Marking time on a tightrope

A comedy of truths?

Marci McDonald December 22 1980
Marking time on a tightrope

A comedy of truths?

Marci McDonald December 22 1980

A comedy of truths?

France

Marci McDonald

His moon face wears the perpetual astonishment of an impish exclamation point. Rimless granny glasses perch above a red-painted button nose. As he waddles onstage at the Théâtre du Gymnase each night in his trade mark, striped sandbox overalls and yellow sneakers, the sellout crowd of 800 Parisians is already chortling. Not that Michel Gérard Joseph Colucci, better known as France’s music hall comedy king Coluche, doesn’t have some things to say. In four-letter monologues shovelling up his barnyard and bathroom humor, he ridicules the right, the left, the rich, the poor, the government and, above all, himself. “They’re already treating you like imbeciles,” he exhorts his audience. “So why not vote for one?”

In fact, in the six weeks since the 36year-old clown threw his chapeau into next April’s presidential race, few people in hig`h places have been laughing. What looked like an outrageous publicity stunt has turned into what the newspapers are calling the “Coluche phenomenon”—a tidal wave of support which has rallied disaffected workers, intellectuals and entertainers and led pollsters to predict that he will get 10 to 12 per cent of the vote. “They call me foulmouthed,” he likes to shriek, brandishing the headlines. “Wait until you hear their language when they see this.”

Not only has Coluche shaken the arch solemnity of French political life, in the process he has voiced voters’ growing and all-too-serious disenchantment with the man who the pollsters say is a shoo-in for re-election: President Valéry Giscard d’Estaing. As inflation, unemployment and political scandals have mounted in the fall, discontent has hardened into a new and bitter edge. The situation was summed up in seven November byelections when the presidential party lost three important seats and 55 per cent of the popular vote went to the rival Socialists, recently regarded as a pushover because handsome young contender Michel Rocard had backed off from his challenge to veteran leader François Mitterrand.

What irks the citizenry most is that the man they elected in 1974 for his easygoing populist touch—strolling to his investiture down the Champs Elysées and inviting garbagemen to the palace to dine—has now transformed himself into an aloof autocrat.

THE KING IS HIS COUNCIL, headlined a front-page story in Le Monde, which began: “France is no longer a democracy.” Le Monde, however, had a special gripe. Last month, the government launched an ugly and potentially suicidal criminal suit against France’s most influential newspaper and its director, Jacques Fauet, for a series of articles over the past three years which Justice Minister Alain Peyrefitte said “cast discredit” upon the courts. In fact, there is little doubt that the real reason for the suit was Le Monde's fondness for the scandal known as France’s “Diamondgate”—the president’s relations with Central African ex-emperor Bokassa, who claims to have given Giscard and family hundreds of thousands of dollars worth of diamonds.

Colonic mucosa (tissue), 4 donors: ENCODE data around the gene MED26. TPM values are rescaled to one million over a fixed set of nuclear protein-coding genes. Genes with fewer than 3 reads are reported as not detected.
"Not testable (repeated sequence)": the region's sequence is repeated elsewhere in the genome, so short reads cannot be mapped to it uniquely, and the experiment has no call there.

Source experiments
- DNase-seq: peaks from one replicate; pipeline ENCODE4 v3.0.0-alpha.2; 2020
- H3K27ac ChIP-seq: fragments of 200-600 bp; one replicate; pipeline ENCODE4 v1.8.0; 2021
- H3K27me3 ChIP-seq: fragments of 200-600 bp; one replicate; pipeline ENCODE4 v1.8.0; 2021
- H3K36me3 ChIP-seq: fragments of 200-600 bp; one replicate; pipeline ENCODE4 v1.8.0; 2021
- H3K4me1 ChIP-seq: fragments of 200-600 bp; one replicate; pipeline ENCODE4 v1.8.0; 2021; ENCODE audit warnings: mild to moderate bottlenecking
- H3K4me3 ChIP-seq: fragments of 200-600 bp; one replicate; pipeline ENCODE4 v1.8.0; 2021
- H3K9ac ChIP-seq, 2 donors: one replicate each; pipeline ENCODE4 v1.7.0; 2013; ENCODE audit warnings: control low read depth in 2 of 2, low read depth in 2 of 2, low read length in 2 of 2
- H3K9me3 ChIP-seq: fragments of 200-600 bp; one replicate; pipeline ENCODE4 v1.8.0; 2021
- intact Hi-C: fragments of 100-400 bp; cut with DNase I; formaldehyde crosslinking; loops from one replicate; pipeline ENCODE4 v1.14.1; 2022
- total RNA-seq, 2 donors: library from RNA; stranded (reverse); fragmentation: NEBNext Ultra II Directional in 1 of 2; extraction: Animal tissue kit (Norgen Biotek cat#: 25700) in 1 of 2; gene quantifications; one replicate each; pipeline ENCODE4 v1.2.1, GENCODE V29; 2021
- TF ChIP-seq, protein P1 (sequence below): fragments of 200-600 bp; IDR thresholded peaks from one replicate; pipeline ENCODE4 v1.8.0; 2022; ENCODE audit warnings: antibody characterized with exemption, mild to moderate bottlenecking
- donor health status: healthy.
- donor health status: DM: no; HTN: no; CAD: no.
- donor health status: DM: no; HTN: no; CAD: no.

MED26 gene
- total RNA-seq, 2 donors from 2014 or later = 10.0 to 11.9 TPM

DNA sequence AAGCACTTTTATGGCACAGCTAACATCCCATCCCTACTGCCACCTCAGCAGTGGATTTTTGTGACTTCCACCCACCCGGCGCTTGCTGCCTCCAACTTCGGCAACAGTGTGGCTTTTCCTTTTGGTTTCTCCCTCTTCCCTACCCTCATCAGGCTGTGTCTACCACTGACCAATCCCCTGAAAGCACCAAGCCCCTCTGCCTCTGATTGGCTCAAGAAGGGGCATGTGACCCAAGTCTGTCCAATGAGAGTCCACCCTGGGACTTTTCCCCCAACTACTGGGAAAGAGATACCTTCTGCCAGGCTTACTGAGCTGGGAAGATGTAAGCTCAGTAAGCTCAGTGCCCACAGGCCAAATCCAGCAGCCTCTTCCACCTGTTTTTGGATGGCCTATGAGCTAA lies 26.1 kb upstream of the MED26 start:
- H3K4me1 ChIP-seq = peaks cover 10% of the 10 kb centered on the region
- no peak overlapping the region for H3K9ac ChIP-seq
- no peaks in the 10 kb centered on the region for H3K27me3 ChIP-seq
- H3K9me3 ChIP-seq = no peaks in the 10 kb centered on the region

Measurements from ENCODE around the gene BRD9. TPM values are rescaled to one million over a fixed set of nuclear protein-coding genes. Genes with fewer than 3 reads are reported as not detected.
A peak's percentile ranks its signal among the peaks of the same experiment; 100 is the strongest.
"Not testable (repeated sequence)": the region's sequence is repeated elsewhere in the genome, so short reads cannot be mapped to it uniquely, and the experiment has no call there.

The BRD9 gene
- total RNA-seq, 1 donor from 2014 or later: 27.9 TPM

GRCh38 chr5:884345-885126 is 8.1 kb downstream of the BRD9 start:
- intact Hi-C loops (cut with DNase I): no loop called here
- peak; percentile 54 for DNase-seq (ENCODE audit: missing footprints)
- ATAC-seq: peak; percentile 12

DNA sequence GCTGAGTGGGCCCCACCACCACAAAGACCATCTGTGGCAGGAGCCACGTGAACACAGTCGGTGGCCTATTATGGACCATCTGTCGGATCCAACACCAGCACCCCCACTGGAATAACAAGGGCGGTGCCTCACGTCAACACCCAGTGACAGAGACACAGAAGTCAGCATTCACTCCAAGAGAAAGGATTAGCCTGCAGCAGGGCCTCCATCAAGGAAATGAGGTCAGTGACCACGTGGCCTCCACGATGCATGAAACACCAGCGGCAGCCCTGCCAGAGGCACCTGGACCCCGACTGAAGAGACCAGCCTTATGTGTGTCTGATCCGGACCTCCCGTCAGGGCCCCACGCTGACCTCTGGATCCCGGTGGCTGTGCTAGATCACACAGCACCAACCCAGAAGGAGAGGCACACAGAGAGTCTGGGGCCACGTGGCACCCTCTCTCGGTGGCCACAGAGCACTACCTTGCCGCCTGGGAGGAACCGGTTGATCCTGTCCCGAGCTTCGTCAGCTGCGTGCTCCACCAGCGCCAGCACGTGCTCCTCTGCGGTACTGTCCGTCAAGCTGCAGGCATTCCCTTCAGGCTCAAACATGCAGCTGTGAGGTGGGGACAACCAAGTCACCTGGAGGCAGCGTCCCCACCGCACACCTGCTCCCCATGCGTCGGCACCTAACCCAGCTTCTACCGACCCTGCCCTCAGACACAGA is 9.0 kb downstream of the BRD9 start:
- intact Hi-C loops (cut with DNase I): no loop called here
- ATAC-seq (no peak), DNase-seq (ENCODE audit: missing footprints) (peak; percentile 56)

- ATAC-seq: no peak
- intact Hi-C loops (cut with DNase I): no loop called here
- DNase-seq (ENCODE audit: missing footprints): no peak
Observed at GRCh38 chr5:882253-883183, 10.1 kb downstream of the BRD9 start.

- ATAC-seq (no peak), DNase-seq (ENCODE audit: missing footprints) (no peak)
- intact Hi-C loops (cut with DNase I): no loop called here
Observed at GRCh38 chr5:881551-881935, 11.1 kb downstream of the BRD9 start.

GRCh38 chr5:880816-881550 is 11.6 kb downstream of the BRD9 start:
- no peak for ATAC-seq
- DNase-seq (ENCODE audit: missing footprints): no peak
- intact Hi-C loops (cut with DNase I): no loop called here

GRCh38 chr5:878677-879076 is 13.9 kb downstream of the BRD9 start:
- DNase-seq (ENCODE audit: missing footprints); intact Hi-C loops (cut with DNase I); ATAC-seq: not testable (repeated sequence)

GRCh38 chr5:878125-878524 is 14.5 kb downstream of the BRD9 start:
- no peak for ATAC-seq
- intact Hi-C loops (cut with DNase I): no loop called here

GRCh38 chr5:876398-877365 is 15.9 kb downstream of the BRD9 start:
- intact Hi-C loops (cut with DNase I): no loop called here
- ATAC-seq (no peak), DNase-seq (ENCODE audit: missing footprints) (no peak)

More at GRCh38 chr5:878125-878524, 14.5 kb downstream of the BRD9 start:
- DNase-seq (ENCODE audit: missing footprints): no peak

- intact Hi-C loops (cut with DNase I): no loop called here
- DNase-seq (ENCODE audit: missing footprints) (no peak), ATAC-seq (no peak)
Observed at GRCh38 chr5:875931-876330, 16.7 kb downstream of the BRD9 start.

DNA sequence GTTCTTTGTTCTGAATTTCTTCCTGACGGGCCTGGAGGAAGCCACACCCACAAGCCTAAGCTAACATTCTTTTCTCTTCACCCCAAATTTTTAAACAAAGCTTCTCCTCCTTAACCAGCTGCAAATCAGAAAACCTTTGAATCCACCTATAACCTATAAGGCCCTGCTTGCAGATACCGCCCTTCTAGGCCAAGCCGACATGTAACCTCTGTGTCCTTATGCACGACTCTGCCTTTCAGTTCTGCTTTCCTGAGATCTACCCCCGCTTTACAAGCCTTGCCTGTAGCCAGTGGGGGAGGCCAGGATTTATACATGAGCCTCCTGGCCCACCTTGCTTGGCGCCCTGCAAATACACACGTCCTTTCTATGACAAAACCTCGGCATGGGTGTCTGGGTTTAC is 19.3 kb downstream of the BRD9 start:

So worried has the Elysée become about the insinuations that it has lately taken to inviting such rival political leaders as Mitterrand around for tea to assure them that the diamonds in question are being sold off for charity. Two weeks ago, the Elysée also reportedly ordered the release of writer and adventurer Roger Delpey from prison after nearly seven months without trial—on charges of spying and trying to “harm French diplomacy.”

Delpey, a confidante of Bokassa, is the man believed to have leaked Diamondgate to the press. He promises to spill more in a book to be published in February, but as a teaser he offered the news that Giscard’s wife, Anne-Aymone, had been given exactly 100 diamonds by Bokassa and that Giscard had received 1.2 million acres of Central African hunting estate. In fact, so public have the accusations become that Michel Rocard referred on TV to the need for a new president for “the decontamination” of the state.

It is scarcely a surprise, therefore, that the populace has rushed to embrace a rotund buffoon who has been called “the master of bad taste.” The son of an immigrant Italian house painter promises to step down after the first of the spring’s two rounds of voting, since his election would be “a catastrophe.” Still, in his most recent movie, The Dribbling Inspector, released last week, Coluche, a bumbling detective who graduated 120th out of 120, ends up catching Public Enemy No. 1 and getting the girl—a film triumph that has more than a touch of topicality. The French seem none too willing to take lightly this new fool who—like Shakespeare’s—speaks the truth. As Coluche himself says: “Every king needs his court jester.”